Mexico, Bolivia, Argentina, Chile, and Peru have close to 70 percent of the world's lithium reserves, which will place them as central players in the world energy issue, said the Bolivian ambassador to Mexico, José Vladimir Crespo Fernández.
For this reason, these nations must work in coordination, according to their interests and those of the world, when entering into the discussion on the management of this element, he said while giving the conference "The industrialization of lithium in Bolivia," organized by the Center for Research on Latin America and the Caribbean (CIALC) of the UNAM.
The diplomat explained that during the 16th and 17th centuries, these countries of the American continent were the axis of the colonial economy, which was based on the extraction of silver and allowed the accumulation of capital that later boosted the development of capitalism.
"This is our second opportunity. We have a product that can define what is going to happen with the world's energy." We must be smarter and more sovereign than with silver management, he insisted at the event moderated by CIALC director Ruben Ruiz Guerra.
The ambassador shared statistics from the United States Geological Survey (USGS) which indicate that his nation has reserves of up to 21 million tons of lithium; Argentina, 19 million; Chile, nine million; and the United States, seven million. "The perspective is that Mexico has at least four million tons; that is why it is involved in this conversation," he assured.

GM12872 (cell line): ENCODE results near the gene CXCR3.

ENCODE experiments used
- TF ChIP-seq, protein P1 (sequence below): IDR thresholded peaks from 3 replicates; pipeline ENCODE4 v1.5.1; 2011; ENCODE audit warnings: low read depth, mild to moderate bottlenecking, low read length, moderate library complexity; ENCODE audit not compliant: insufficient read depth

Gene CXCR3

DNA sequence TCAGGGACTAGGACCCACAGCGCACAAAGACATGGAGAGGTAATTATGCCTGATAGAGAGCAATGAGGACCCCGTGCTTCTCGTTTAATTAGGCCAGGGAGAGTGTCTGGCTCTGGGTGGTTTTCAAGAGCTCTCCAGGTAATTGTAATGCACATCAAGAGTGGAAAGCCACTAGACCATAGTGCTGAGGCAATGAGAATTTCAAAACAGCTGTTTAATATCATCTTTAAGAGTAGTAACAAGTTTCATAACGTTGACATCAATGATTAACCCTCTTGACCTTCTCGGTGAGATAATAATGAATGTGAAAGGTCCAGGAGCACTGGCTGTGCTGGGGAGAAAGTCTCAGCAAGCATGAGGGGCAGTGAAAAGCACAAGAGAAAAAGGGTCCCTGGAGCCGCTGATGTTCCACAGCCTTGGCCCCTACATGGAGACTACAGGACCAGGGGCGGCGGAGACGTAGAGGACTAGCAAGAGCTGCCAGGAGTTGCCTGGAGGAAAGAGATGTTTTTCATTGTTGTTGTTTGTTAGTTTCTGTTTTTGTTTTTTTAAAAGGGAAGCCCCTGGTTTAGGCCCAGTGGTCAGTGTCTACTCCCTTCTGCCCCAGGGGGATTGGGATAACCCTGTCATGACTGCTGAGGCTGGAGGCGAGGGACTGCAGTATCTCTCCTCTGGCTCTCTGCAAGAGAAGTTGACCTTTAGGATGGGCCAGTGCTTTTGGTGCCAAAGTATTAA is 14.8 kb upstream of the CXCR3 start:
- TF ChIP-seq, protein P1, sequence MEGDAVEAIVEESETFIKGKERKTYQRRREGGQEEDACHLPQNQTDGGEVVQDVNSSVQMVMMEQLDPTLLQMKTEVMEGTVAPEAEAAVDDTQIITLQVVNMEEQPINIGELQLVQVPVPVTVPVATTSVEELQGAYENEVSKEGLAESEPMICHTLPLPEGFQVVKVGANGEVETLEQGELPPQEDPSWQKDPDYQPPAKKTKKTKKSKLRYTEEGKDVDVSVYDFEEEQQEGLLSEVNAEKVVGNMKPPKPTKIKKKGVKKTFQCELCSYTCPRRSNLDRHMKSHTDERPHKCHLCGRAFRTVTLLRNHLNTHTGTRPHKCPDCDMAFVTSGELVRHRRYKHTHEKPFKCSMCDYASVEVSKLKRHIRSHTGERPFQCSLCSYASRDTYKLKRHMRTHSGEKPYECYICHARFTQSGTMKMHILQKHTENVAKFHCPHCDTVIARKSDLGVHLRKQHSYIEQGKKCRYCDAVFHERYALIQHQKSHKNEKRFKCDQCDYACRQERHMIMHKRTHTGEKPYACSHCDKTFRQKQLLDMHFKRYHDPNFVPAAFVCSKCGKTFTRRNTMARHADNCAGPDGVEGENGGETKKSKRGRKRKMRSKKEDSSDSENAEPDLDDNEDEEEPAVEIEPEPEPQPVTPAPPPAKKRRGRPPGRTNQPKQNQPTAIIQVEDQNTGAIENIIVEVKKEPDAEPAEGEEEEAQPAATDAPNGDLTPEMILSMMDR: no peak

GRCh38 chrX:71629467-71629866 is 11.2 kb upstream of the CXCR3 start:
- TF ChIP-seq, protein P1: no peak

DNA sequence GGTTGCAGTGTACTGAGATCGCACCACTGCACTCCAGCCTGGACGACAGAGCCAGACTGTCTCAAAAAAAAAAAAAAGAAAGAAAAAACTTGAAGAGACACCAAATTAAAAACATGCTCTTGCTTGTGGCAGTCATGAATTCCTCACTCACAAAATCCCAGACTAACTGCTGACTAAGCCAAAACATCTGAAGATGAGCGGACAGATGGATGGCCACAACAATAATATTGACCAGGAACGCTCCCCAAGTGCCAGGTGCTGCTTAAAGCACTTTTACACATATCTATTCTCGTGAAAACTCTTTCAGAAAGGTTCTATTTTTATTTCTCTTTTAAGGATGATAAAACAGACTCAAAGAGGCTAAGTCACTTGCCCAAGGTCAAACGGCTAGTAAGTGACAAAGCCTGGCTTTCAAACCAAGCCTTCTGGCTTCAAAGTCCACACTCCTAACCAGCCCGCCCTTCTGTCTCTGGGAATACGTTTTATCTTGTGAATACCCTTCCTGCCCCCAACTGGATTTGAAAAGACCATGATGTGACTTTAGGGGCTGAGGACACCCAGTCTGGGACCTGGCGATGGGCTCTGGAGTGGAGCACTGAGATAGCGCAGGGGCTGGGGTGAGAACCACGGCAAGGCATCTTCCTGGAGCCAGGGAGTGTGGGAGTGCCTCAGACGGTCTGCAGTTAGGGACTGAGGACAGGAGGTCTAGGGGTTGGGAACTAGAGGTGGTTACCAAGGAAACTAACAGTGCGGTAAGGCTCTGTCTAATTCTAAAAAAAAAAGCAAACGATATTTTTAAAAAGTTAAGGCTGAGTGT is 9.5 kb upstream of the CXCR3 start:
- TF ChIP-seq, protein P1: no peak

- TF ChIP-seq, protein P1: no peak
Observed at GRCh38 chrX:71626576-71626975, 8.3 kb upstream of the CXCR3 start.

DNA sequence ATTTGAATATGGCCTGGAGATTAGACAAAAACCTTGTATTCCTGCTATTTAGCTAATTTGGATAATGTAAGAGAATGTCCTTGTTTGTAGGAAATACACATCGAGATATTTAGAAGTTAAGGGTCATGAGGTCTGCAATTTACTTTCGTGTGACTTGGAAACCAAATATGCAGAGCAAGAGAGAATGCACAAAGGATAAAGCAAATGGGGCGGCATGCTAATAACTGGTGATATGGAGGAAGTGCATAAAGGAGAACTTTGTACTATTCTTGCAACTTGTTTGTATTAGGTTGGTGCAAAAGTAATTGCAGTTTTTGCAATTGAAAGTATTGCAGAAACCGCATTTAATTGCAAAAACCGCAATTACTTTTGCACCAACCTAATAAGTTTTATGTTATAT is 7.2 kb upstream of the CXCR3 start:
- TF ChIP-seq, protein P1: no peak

Mexico has several hundred places where it is necessary to explore if there is this chemical element and in what quantity.
Crespo Fernández also explained that estimates indicate that by 2030 there will be a demand for close to 1,600,000 tons of lithium worldwide—eight times more than what was required in 2015. Its price is fluctuating dramatically: in 2020, a ton cost $5,000, and now it costs around $75,000 to $70,000.
Lithium is a strategic resource
The management and industrialization of lithium in Bolivia, until now, have been strictly governmental. This was established in its Political Constitution of 2009; the Mining and Metallurgy Law of 2014; and Law 928, by which the National Strategic Public Company of Bolivian Lithium Deposits was created, in 2017.
In Bolivia, there are no concessions on this element to any company and/or person. The extractive phase is entirely intended for the state, via the aforementioned public company. However, in the case of industrialization, the state can collaborate with private companies, both domestic and foreign, but will retain a 51 percent stake.
Lithium occurs in nature in three forms: brines (lakes and salt flats); sediments (clays and silts); and rocks. In Bolivia, it is found in lakes and salt flats, while in Mexico it is found in sediments and rocks.
In Bolivia, lithium carbonate, lithium chloride, and lithium hydroxide are obtained, which in the first stage of industrialization are converted into cathode materials, which are used to make batteries for hybrid and electric cars. In addition, there are other derivatives used by the medical industry as well as for the production of fertilizers.
Crespo Fernández pointed out that they have started bidding for battery factories, which are expected to operate in 2023 and work with around 15 thousand tons of lithium carbonate.
He was pleased that Mexico had established a public company to oversee the resource's exploration, exploitation, and use. He was confident that the technical, scientific, and economic capabilities of our nation would allow us to face the challenges posed by its use.